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Market Your Work With Giclees

Artists are often searching for additional ways to market their work, and giclees can be a way to increase your sales without increasing production time. Eileen Doughty took a look at the process and how quilters were taking advantage of the technology. Here is an excerpt from her article:

A giclee (or giclée, pronounced zhee-klay) is generally understood to be a high-quality inkjet reproduction of artwork. The high-quality giclee printer is not the same as a standard desktop inkjet printer. It is much larger and uses up to 12 different inks at one time, thereby providing excellent color accuracy. Because the colors are sprayed, rather than produced with the screens that offset printing machines use, the image is not constituted from a dot screen pattern. Giclee printers use archival, light-fast inks, which, if kept out of strong light, should not fade for many years.

Fine art printmakers do not want giclees to be called prints, preferring the terms copies or reproductions, since giclees were not created by the actual hand of a printmaker. A giclee usually does not appreciate in value, unlike a true fine art print. Museum curators are likely to use the term “digital inkjet print” for original artworks created solely in the digital medium (on a computer) and then made tangible with inkjet print technology.

The first step is to choose a printer. Be sure to examine samples of the printer’s work ahead of time and to always get a proof of your own reproduction. The quality of your reproduction depends on the quality of your original, whether a photograph or an original scan.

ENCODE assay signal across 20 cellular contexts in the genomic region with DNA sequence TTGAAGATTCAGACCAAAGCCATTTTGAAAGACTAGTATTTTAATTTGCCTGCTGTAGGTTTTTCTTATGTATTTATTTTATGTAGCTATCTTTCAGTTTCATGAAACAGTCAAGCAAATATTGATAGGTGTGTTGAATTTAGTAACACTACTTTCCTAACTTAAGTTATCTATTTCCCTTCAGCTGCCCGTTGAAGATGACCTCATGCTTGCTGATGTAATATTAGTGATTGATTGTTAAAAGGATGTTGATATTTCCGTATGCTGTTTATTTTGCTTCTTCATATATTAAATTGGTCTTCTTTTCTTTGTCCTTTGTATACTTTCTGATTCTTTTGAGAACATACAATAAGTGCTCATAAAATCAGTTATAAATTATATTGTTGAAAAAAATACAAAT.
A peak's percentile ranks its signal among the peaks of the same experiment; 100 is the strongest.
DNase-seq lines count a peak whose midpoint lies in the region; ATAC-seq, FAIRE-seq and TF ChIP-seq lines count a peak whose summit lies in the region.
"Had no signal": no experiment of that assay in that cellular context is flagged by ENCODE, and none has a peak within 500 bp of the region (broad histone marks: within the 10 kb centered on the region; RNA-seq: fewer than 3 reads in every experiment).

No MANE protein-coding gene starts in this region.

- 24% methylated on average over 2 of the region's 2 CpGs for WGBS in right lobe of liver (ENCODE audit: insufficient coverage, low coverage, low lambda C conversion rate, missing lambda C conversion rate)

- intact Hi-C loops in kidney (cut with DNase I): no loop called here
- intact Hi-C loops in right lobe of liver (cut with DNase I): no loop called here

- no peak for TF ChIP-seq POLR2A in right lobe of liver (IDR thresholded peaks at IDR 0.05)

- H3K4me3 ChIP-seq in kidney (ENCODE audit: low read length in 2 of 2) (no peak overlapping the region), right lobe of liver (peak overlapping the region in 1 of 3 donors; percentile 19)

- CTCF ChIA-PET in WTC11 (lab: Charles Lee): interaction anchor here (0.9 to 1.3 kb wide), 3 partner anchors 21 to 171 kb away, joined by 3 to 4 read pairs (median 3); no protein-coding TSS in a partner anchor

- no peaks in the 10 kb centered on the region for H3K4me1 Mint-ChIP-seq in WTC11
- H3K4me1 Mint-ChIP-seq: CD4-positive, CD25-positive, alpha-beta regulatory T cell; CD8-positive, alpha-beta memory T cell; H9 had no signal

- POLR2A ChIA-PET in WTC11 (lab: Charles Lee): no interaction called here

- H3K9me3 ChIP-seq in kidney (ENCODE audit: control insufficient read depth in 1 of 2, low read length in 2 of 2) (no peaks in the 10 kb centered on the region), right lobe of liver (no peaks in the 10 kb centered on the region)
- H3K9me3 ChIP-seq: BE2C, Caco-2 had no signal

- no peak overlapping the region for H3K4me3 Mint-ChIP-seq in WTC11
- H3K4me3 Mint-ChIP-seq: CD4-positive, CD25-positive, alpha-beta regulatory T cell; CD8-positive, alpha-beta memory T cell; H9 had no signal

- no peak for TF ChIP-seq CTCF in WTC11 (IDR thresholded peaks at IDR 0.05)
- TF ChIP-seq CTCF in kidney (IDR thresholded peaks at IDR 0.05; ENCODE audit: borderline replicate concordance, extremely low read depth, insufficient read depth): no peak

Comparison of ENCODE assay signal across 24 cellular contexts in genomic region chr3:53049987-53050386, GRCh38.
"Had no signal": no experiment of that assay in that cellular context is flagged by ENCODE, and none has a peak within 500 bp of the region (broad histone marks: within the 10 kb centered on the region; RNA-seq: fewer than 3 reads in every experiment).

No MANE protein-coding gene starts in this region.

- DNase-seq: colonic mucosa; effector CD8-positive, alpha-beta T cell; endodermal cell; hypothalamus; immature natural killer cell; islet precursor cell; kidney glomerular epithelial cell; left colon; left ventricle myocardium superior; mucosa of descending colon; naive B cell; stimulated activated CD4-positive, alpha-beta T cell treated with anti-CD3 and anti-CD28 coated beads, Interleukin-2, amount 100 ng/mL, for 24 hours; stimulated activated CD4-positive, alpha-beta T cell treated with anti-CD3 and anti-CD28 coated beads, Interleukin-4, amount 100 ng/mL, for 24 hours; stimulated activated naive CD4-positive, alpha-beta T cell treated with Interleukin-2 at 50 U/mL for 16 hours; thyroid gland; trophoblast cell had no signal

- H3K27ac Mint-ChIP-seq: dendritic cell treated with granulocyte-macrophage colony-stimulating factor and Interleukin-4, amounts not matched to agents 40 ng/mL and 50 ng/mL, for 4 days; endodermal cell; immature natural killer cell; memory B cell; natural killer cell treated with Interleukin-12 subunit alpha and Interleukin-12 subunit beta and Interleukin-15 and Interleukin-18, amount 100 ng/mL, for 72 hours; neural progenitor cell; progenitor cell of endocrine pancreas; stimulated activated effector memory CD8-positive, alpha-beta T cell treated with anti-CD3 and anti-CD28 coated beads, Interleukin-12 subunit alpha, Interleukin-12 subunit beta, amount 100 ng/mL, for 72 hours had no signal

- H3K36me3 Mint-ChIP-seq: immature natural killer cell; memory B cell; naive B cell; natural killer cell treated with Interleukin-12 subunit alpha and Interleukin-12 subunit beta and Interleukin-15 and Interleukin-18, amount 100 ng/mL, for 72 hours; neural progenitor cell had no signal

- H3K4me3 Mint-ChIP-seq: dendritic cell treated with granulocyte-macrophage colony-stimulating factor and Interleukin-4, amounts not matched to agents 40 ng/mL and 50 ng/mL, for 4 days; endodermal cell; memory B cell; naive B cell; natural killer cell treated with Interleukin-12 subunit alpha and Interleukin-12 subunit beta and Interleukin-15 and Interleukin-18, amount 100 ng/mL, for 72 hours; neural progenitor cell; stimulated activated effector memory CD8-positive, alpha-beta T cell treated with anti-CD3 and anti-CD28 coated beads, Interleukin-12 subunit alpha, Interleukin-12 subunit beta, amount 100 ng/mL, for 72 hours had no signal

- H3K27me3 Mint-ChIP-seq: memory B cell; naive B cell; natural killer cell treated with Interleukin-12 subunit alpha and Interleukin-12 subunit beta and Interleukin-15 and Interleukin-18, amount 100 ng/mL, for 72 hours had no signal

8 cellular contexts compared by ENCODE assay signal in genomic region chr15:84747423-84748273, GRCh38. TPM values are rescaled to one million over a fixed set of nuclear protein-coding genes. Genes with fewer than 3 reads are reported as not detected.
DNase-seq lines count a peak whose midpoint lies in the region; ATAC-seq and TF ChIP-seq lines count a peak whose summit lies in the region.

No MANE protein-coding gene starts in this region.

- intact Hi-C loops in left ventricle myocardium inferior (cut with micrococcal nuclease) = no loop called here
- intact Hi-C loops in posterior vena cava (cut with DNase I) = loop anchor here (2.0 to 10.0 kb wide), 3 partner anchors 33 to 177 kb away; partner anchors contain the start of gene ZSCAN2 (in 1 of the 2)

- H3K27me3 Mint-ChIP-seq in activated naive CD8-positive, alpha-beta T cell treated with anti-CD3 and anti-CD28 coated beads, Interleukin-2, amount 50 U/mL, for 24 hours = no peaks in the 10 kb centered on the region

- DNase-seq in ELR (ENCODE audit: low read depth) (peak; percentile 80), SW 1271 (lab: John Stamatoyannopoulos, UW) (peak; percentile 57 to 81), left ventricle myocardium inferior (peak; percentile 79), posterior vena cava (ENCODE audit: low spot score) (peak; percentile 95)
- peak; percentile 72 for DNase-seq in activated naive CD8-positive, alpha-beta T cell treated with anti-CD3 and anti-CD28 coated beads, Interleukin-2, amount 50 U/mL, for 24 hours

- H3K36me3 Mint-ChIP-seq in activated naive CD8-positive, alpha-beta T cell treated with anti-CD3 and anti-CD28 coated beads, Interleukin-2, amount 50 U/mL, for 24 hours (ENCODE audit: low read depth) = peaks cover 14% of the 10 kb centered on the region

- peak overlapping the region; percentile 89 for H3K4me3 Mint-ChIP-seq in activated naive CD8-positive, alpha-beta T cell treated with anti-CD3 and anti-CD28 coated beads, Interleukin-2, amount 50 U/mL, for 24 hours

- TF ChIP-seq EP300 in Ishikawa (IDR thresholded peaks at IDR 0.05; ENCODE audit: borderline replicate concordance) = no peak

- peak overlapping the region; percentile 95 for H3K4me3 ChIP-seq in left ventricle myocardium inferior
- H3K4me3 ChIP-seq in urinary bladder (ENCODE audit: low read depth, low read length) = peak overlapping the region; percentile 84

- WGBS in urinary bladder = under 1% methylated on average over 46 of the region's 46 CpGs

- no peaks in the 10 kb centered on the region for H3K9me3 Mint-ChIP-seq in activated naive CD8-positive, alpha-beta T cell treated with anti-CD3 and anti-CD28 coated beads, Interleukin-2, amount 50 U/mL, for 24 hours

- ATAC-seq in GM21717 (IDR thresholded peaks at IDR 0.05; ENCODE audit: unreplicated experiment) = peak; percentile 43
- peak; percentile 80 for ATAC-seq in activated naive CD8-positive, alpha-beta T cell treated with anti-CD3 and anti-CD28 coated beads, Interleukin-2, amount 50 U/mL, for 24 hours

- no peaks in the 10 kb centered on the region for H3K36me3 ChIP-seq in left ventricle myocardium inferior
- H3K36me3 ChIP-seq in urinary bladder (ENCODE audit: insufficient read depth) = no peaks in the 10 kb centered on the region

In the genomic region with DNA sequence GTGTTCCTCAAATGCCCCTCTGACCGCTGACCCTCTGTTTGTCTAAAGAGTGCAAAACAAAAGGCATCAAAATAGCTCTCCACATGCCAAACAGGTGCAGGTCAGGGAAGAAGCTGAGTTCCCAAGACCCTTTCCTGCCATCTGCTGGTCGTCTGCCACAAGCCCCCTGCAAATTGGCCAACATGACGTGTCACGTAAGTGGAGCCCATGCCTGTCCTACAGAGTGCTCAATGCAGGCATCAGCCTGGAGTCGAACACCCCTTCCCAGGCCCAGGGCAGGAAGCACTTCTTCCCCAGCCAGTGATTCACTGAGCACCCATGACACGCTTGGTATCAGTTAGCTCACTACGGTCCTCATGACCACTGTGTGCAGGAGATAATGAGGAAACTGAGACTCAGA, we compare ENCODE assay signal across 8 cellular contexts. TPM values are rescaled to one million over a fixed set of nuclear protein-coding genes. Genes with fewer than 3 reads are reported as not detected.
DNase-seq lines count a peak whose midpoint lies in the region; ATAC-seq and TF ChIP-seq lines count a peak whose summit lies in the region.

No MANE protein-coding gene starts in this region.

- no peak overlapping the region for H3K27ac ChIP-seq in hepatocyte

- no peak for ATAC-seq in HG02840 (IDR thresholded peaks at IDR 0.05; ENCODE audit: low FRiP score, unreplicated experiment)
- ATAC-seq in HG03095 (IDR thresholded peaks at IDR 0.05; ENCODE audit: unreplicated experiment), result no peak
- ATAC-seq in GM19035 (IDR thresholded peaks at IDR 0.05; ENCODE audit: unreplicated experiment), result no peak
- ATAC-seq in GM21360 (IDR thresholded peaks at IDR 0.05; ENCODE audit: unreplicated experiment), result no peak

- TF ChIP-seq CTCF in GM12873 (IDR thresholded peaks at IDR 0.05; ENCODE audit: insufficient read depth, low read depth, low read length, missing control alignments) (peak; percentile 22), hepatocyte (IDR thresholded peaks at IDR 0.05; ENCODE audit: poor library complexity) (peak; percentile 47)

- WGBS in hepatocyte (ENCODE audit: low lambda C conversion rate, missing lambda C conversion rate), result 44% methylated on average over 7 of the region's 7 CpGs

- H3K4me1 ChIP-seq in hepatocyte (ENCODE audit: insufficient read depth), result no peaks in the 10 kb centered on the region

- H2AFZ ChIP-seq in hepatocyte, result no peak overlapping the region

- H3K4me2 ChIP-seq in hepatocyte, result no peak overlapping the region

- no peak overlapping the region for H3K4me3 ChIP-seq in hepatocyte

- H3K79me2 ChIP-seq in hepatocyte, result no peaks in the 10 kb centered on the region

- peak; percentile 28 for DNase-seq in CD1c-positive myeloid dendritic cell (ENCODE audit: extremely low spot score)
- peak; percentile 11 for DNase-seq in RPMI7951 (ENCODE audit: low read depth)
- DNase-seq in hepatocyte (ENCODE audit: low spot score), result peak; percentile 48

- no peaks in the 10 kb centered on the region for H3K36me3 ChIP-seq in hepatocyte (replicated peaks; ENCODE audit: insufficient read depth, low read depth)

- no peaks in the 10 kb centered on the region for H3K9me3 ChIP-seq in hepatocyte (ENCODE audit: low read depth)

One of the advantages of giclee printing is that it is cost-effective to print only a few, or even one, of an image. The artist can decide whether to stock up with several for future orders or print as needed. Many artists simply offer reproductions of their most popular quilts. Sometimes the giclee is a smaller size than the original – not unusual for very large quilts. The decision for reducing the size might be to cut costs or it might be that the printing equipment has a size limit.

Price points are arrived at in various ways. Some artists double the printer’s cost. Others research the prices set by other artists in their area. One artist sets the price at five times the cost of materials. Aim for a final price that covers materials, overhead and profit, and also your time.

You can learn more about giclees and the experiences of quilt artists including offering limited editions and the effect the giclees have on the quilt market in the Summer 2010 issue of The Professional Quilter. This is available to members of the International Associaton of Professional Quilters. You can join here.

The International Association of Professional Quilters offers resources and networking opportunities for you to create a success from your quilting business. Learn about all the benefits of IAPQ membership and join here.

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